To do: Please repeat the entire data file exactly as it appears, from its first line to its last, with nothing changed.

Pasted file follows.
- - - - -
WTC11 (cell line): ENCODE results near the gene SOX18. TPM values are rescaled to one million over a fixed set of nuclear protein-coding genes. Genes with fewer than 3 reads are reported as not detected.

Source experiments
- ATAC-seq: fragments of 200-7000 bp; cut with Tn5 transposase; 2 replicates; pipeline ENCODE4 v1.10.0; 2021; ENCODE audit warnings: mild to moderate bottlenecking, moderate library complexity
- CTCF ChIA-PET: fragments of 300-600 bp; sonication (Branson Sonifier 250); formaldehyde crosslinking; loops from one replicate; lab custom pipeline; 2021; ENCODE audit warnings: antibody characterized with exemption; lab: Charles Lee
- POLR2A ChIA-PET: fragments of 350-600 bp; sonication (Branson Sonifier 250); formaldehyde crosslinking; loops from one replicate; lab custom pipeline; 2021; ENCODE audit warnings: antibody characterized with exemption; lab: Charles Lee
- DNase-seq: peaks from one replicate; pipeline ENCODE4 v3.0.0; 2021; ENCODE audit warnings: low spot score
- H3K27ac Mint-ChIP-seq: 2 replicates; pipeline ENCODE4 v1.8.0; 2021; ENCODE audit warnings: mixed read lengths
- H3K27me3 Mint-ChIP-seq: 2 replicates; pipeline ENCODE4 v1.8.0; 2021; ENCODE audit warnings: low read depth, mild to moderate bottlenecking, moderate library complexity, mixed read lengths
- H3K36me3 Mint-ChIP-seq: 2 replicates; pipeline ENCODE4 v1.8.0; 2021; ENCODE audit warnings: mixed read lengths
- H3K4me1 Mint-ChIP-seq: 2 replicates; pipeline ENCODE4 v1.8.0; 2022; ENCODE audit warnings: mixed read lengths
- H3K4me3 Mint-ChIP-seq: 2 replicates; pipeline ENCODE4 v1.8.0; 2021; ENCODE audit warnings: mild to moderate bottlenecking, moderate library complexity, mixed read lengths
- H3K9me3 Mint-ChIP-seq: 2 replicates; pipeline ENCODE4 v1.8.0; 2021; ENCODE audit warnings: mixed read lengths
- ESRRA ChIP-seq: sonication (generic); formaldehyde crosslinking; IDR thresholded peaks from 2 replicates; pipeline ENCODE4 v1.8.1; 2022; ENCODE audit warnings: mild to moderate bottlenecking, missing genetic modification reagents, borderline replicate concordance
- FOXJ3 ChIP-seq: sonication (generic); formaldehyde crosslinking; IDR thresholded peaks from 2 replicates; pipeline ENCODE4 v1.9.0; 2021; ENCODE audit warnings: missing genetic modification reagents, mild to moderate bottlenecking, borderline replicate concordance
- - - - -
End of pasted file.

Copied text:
WTC11 (cell line): ENCODE results near the gene SOX18. TPM values are rescaled to one million over a fixed set of nuclear protein-coding genes. Genes with fewer than 3 reads are reported as not detected.

Source experiments
- ATAC-seq: fragments of 200-7000 bp; cut with Tn5 transposase; 2 replicates; pipeline ENCODE4 v1.10.0; 2021; ENCODE audit warnings: mild to moderate bottlenecking, moderate library complexity
- CTCF ChIA-PET: fragments of 300-600 bp; sonication (Branson Sonifier 250); formaldehyde crosslinking; loops from one replicate; lab custom pipeline; 2021; ENCODE audit warnings: antibody characterized with exemption; lab: Charles Lee
- POLR2A ChIA-PET: fragments of 350-600 bp; sonication (Branson Sonifier 250); formaldehyde crosslinking; loops from one replicate; lab custom pipeline; 2021; ENCODE audit warnings: antibody characterized with exemption; lab: Charles Lee
- DNase-seq: peaks from one replicate; pipeline ENCODE4 v3.0.0; 2021; ENCODE audit warnings: low spot score
- H3K27ac Mint-ChIP-seq: 2 replicates; pipeline ENCODE4 v1.8.0; 2021; ENCODE audit warnings: mixed read lengths
- H3K27me3 Mint-ChIP-seq: 2 replicates; pipeline ENCODE4 v1.8.0; 2021; ENCODE audit warnings: low read depth, mild to moderate bottlenecking, moderate library complexity, mixed read lengths
- H3K36me3 Mint-ChIP-seq: 2 replicates; pipeline ENCODE4 v1.8.0; 2021; ENCODE audit warnings: mixed read lengths
- H3K4me1 Mint-ChIP-seq: 2 replicates; pipeline ENCODE4 v1.8.0; 2022; ENCODE audit warnings: mixed read lengths
- H3K4me3 Mint-ChIP-seq: 2 replicates; pipeline ENCODE4 v1.8.0; 2021; ENCODE audit warnings: mild to moderate bottlenecking, moderate library complexity, mixed read lengths
- H3K9me3 Mint-ChIP-seq: 2 replicates; pipeline ENCODE4 v1.8.0; 2021; ENCODE audit warnings: mixed read lengths
- ESRRA ChIP-seq: sonication (generic); formaldehyde crosslinking; IDR thresholded peaks from 2 replicates; pipeline ENCODE4 v1.8.1; 2022; ENCODE audit warnings: mild to moderate bottlenecking, missing genetic modification reagents, borderline replicate concordance
- FOXJ3 ChIP-seq: sonication (generic); formaldehyde crosslinking; IDR thresholded peaks from 2 replicates; pipeline ENCODE4 v1.9.0; 2021; ENCODE audit warnings: missing genetic modification reagents, mild to moderate bottlenecking, borderline replicate concordance